With the foregoing in mind, I didn’t need to carry a vast amount of gear, and with some big days on the bike I was very glad not to have to. And I really don’t think I missed much by not having a fisheye lens or a 300mm. I’m a believer in keeping it simple anyway; I think when you look at the subject and the setting should speak for themselves. I’m turned off by images where the first impression you get is ‘oh, look, remote flash’ or ‘monster lens’.
I took two DSLRs with me, but only ever carried one at a time. I had my trusty Nikon D600 – perhaps not the most ‘pro-spec’ of Nikon’s FX (full-frame) cameras but nice and light, with a 24–85mm lens as standard. I also had a D7200, as I was in process of writing an Expanded Guide. This is currently Nikon’s top DX-format camera; I paired it with a Sigma 18–125mm lens. This doesn’t give quite such a wide view as the 24mm on the D600, but there’s over double the reach at the longer end. I also had a couple of extra lenses – a 14mm Sigma and 70–200mm f.4 NIkon. In the end I never toted the Nikon tele on a day out but I did take the 14mm with me a couple of times. Changing lenses is another thing that takes up time but in those majestic Scottish landscapes the wide-angle was really needed at times. I also had some remote flash kit which I used a couple of times.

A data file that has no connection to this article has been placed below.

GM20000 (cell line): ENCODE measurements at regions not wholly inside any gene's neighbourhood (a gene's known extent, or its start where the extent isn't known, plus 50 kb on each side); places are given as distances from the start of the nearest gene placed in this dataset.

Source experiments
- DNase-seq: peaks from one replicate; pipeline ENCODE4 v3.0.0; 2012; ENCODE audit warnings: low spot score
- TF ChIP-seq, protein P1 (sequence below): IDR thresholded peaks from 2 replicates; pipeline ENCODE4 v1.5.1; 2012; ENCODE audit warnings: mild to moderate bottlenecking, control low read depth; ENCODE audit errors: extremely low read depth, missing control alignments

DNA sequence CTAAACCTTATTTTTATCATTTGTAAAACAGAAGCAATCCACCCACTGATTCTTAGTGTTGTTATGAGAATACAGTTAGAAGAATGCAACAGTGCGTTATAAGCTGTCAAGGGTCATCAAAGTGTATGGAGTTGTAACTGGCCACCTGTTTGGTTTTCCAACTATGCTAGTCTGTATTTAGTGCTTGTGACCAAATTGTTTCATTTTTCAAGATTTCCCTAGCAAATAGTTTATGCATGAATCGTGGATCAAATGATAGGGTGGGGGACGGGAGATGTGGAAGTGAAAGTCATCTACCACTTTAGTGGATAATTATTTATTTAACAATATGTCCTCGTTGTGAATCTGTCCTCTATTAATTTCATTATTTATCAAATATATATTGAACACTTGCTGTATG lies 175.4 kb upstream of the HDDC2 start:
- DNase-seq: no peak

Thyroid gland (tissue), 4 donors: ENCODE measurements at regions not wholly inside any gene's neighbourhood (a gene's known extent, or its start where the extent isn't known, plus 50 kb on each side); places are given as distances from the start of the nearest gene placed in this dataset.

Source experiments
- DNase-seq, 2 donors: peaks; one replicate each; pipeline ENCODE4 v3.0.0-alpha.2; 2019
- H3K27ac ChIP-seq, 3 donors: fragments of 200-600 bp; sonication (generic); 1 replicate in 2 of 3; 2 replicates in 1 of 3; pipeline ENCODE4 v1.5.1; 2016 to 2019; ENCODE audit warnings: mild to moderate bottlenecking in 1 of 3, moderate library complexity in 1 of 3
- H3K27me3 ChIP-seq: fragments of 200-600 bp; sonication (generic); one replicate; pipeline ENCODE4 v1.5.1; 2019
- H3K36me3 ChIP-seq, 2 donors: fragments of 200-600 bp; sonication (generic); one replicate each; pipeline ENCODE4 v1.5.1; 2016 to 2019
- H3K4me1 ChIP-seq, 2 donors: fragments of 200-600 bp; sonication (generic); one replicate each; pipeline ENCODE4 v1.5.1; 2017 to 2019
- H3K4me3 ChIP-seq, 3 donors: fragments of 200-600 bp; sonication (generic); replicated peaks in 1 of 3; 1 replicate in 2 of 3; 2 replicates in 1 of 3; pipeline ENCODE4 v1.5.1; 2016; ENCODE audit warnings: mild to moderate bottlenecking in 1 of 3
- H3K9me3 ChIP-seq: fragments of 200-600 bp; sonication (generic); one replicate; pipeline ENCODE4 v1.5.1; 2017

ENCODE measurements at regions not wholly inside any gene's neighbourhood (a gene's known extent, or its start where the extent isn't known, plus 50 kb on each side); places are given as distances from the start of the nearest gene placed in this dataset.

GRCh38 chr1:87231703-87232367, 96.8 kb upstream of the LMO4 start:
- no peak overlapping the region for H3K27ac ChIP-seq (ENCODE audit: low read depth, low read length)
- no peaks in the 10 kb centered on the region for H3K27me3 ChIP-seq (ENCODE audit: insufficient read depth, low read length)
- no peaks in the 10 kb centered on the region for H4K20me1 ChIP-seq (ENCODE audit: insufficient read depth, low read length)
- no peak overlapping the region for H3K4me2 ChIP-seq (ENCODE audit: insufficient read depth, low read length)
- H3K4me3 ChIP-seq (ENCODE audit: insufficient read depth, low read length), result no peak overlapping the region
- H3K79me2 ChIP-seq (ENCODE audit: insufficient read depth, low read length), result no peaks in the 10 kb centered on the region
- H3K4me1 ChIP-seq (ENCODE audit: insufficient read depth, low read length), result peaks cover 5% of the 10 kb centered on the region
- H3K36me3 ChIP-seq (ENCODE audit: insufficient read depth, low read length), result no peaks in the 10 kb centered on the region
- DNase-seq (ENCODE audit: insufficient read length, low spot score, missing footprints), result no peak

To carry camera and any additional gizmos, as well as general riding kit, food, drink, etc, I used my LowePro Photo Sport 200 AW, which has a handy side-access compartment for the camera. See photo above (in this case with a Nikon D5300). This pack has been in the LowePro range for years – I’ve had mine at least six. ‘If it ain’t broke, don’t fix it’, would seem to apply here.
As to actual photography, one of the most important aspects of shooting in places you haven't been before is maintaining a kind of continual appraisal of the picture opportunities. This includes having eyes in the back of your head! Clearly on more technical sections of trail the focus has to narrow, but of course technical sections make for interesting riding shots so the appraisal still goes on even if it’s as a background process.
Anyway, here are just a few of my favourite shots from the trip, with brief thoughts on each.
Becky Nokes on the descent into Glen Tilt, Day 2
Nikon D600, 52mm, ISO 400, 1/400, f/5.6
There wasn't much sun to be seen on the first couple of days but on this long (near enough 50km) and remote ride I thought the misty conditions enhanced the epic feel. What caught my eye here was the way the trail pointed into the valley we were heading for. I stopped and let Becky go ahead and took several shots, but this one, where she's right at the intersection of the lines, stood out. I really like using tiny figures in big landscapes but the placement has to be just right.